I'm the type of person who adores new beginnings. I love changing the calendar to a new month, turning to a fresh page in my planner, starting up a new blog, creating a list of goals for a new year. (Of course, I'm also the type of person who likes my books to be in neat, perfectly aligned stacks, and who straightens up my bed covers after someone's done sitting on the bed...) So I take the start of a new year rather seriously.
God blessed me tremendously in 2013 with the friendships and support necessary to finish writing my second manuscript, publish my first novel in both e-book and paperback formats, edit my first manuscript, officially start up my freelance editing & publicity business with actual clients, obtain my driver's license, and make my first solo road trip. But while it was a year full of wonderful joys, it was also a year full of very painful things: my grandpa's declining health (including a prolonged stay at the hospital and in rehab), stressful and hurtful family issues, and the loss of my godfather and my grandma.
To be honest, 2014 feels a little scary. We're selling my grandparents' house, which has been my "second home" since childhood. My grandpa might go to a home where he can get 24/7 professional care and assistance. I agreed to look for part-time work outside of the house to supplement my income for my business and writing, and also to see the world outside of my bedroom (an exciting but frightening prospect!). I have some happy publishing goals which I would love to meet, but otherwise, I'm just not sure what the year ahead will bring. I'm worried that a lot will change, and that the changes will continue to be hard for all of us. But I'm also worried that a lot won't change, because I realize that changes do need to be made, in my own life and for my family.
So here I am, at the threshold of a new year. While I've prepared some things - made a list of publishing goals, put up the new calendar, bought a 2014 planner, etc. - I feel like there are a lot more things I could have done to get myself ready to face the coming days. Yet the unknown remains. The difficult issues still have to be dealt with; they don't go away when the old year passes.
I can't look at the whole year ahead. It's too much pressure. While I appreciate the magnitude of the "newness," I need the mercy of new beginnings in a smaller size...
And thou hast removed my soul far off from peace: I forgat prosperity. And I said, My strength and my hope is perished from the Lord: remembering mine affliction and my misery, the wormwood and the gall. My soul hath them still in remembrance, and is humbled in me. This I recall to my mind, therefore have I hope. It is of the Lord's mercies that we are not consumed, because his compassions fail not. They are new every morning: great is thy faithfulness.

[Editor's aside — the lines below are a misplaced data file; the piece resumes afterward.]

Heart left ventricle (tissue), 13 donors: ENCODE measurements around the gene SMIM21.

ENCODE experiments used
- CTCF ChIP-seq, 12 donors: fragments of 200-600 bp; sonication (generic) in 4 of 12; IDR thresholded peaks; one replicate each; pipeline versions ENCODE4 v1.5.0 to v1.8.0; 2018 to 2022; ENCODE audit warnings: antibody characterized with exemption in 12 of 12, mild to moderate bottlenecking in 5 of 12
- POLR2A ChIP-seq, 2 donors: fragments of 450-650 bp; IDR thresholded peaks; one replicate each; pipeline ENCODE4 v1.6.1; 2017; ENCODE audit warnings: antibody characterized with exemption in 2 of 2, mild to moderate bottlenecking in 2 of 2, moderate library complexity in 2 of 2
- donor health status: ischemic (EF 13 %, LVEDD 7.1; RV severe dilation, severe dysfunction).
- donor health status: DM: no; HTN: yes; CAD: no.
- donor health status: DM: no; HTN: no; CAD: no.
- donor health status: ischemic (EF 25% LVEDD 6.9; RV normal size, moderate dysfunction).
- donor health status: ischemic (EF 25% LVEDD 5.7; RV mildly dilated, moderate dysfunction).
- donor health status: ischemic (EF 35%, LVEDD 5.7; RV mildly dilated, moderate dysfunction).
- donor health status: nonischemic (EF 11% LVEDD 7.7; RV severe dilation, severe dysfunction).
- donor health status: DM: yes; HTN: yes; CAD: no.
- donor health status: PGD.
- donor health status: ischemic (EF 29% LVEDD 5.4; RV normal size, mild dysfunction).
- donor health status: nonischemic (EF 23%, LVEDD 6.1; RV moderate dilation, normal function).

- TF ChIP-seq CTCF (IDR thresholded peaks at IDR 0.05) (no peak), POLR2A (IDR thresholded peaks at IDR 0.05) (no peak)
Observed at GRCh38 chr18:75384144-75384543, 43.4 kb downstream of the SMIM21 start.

God's mercies, His compassions, are new every morning. Every morning.
I'll always love a new month, a new year. And I need a big-picture perspective - but a year isn't it. I need a perspective as big as eternity: Surely goodness and mercy shall follow me all the days of my life: and I will dwell in the house of the Lord for ever (Psalm 23:6). But in that, I also need a perspective as small as a day, a moment, knowing that God is with me through every step.
My favorite devotional book (Safe in the Shepherd's Arms: Hope and Encouragement from Psalm 23 by Max Lucado) puts it this way:
God isn't behind me, yelling, "Go!" He is ahead of me, bidding "Come!" He is in front, clearing the path, cutting the brush, showing the way. Just before the curve, he says, "Turn here." Prior to the rise, he motions, "Step up here." Standing next to the rocks, he warns, "Watch your step here."
He leads us. He tells us what we need to know when we need to know it.
The discovery of David is indeed the message of Scripture - the Lord is with us. And since the Lord is near, everything is different. Everything!....
You may feel alone in the wilderness, but you are not. He is with you.
You and I are not alone in the wilderness of the year, in the crazy hills and valleys and curves of our day-to-day lives. His mercies are new every morning. I don't need to wait until the start of a new month or a new year to claim the refreshing of His mercies and grace. I don't need to feel like I've blown the whole week or the whole year if the transition was shaky or I wasn't fully prepared. Because the truth is, as many plans as I make and as many goals as I set, I just don't know what's coming. A man's heart deviseth his way: but the Lord directeth his steps (Proverbs 16:9). We have to plan ahead, yes, but we have to trust that God's will prevails, and that His will is good and holy in light of eternity. And sometimes - perhaps much of the time - we have to take one day at a time, one step at a time, and trust that God is at work.
We are troubled on every side, yet not distressed; we are perplexed, but not in despair; persecuted, but not forsaken; cast down, but not destroyed.... Though our outward man perish, yet the inward man is renewed day by day. For our light affliction, which is but for a moment, worketh for us a far more exceeding and eternal weight of glory; while we look not at the things which are seen, but at the things which are not seen: for the things which are seen are temporal; but the things which are not seen are eternal.
2 Corinthians 4:8-9, 16b-17
The "weight" of our hope for eternity isn't heavy. Jesus offers us a light burden (Matthew 11:30). So in the year ahead, I'll try not to take the change of the calendar too seriously. Instead, I'll continue on this all-important but grace-filled journey of trusting God's eternal perspective, and believing that He is still with me in each little step, offering new mercies every morning for the sake of His glory.
(Pictures taken at Lady Bird Johnson Grove, Summer 2013.)